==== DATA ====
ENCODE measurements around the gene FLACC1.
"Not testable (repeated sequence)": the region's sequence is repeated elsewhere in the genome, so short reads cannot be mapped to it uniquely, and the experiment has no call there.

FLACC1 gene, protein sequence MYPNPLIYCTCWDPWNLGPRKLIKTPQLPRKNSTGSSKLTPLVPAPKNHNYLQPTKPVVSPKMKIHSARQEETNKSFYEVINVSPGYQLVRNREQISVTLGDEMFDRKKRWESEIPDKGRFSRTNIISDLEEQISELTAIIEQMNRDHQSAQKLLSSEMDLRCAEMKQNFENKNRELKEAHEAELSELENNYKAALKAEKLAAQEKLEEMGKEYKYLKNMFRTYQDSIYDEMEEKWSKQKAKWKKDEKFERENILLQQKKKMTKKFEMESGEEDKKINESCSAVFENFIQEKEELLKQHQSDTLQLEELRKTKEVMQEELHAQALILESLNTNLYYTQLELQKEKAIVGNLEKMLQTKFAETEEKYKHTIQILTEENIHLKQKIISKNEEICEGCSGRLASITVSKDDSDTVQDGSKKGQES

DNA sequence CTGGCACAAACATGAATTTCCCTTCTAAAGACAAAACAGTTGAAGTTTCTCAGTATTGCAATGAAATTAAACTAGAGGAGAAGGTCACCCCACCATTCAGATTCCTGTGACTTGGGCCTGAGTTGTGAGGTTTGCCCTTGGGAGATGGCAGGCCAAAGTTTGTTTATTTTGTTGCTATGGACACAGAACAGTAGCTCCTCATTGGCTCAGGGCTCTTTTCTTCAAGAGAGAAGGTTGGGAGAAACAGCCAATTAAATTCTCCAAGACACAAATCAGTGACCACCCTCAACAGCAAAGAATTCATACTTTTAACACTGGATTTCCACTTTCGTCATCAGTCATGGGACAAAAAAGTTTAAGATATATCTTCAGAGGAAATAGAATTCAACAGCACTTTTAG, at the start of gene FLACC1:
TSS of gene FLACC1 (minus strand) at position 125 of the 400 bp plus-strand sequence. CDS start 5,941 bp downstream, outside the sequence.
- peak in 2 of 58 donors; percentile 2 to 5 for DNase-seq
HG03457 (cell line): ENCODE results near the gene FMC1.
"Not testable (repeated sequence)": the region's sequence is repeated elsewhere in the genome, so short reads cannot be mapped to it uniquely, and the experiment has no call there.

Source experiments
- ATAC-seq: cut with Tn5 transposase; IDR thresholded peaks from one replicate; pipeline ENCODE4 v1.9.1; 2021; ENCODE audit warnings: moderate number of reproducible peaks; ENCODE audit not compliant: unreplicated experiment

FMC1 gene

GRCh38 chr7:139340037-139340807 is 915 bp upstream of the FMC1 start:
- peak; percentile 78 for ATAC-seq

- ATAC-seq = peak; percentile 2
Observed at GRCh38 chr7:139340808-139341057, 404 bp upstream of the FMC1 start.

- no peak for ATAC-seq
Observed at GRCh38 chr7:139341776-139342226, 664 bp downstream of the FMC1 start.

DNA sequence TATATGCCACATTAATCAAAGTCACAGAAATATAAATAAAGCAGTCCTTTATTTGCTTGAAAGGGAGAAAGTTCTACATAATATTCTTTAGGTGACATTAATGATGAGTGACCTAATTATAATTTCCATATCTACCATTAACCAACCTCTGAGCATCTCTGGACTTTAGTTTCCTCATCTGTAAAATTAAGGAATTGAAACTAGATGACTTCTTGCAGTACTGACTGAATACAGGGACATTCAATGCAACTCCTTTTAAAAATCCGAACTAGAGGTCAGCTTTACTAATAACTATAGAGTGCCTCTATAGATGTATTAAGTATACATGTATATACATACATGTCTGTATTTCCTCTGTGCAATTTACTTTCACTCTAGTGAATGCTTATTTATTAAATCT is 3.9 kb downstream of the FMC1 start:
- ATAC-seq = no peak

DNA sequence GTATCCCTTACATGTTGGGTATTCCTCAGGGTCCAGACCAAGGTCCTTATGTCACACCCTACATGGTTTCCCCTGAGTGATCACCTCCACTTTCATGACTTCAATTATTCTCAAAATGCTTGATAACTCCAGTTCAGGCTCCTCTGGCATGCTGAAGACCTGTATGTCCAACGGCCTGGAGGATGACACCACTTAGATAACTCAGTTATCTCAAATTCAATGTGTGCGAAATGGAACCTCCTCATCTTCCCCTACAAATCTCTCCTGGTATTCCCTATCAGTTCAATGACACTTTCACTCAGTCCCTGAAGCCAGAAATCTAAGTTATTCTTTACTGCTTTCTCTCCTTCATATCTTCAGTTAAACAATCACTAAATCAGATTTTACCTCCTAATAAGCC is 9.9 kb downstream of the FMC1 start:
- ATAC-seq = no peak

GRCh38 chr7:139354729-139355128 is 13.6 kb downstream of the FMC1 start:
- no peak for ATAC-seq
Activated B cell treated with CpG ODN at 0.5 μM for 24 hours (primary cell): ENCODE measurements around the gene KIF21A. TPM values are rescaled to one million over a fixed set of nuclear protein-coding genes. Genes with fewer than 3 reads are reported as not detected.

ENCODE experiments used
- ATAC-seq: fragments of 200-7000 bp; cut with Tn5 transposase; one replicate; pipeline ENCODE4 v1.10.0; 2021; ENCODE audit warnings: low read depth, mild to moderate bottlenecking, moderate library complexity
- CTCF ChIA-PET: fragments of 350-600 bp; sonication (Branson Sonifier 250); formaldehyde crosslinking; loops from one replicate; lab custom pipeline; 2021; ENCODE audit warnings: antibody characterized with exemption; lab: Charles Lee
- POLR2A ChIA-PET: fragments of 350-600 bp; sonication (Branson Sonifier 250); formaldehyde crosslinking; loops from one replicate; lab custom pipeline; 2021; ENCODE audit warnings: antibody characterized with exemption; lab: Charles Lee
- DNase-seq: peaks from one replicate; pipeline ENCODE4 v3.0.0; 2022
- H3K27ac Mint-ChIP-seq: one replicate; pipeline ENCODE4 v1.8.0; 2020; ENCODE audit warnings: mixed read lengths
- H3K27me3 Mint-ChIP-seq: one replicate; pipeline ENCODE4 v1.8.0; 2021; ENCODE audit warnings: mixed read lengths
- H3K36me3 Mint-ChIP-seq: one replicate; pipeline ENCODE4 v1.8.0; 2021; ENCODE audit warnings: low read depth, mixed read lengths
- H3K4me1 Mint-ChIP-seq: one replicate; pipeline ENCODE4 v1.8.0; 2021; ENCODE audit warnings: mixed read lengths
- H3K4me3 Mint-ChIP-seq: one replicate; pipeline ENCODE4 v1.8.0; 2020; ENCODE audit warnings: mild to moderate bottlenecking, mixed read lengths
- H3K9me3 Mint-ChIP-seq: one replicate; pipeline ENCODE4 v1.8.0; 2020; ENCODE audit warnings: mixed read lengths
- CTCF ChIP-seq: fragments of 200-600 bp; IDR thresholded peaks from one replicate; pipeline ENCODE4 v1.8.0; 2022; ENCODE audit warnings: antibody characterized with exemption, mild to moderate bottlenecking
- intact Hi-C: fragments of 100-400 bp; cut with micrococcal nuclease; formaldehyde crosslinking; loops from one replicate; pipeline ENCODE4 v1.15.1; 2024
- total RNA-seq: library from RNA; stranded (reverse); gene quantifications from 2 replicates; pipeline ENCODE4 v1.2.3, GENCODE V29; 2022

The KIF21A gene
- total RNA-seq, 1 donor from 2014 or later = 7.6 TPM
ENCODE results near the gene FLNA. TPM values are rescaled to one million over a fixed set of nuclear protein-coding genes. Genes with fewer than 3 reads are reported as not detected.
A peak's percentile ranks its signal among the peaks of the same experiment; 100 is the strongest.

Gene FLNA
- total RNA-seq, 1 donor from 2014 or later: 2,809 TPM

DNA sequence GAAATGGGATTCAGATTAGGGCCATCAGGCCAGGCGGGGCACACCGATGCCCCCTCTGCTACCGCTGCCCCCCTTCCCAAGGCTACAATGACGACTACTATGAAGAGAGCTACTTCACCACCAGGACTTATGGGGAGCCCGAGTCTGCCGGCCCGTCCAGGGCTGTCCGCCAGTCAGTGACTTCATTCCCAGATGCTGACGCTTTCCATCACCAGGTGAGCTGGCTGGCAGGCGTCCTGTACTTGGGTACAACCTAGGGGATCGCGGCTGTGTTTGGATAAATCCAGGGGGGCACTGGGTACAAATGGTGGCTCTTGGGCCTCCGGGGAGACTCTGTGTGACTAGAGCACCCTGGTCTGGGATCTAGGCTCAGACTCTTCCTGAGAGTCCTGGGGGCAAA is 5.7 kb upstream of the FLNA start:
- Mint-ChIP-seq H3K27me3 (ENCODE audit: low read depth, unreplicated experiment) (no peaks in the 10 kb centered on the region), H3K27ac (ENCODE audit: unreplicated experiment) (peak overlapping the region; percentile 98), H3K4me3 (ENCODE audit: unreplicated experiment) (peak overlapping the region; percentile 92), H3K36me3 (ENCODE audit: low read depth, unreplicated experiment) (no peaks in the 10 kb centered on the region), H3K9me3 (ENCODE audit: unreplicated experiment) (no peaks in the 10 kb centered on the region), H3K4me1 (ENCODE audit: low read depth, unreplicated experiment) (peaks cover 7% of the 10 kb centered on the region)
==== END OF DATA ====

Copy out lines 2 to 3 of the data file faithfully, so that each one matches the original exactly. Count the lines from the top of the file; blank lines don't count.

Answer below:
"Not testable (repeated sequence)": the region's sequence is repeated elsewhere in the genome, so short reads cannot be mapped to it uniquely, and the experiment has no call there.

FLACC1 gene, protein sequence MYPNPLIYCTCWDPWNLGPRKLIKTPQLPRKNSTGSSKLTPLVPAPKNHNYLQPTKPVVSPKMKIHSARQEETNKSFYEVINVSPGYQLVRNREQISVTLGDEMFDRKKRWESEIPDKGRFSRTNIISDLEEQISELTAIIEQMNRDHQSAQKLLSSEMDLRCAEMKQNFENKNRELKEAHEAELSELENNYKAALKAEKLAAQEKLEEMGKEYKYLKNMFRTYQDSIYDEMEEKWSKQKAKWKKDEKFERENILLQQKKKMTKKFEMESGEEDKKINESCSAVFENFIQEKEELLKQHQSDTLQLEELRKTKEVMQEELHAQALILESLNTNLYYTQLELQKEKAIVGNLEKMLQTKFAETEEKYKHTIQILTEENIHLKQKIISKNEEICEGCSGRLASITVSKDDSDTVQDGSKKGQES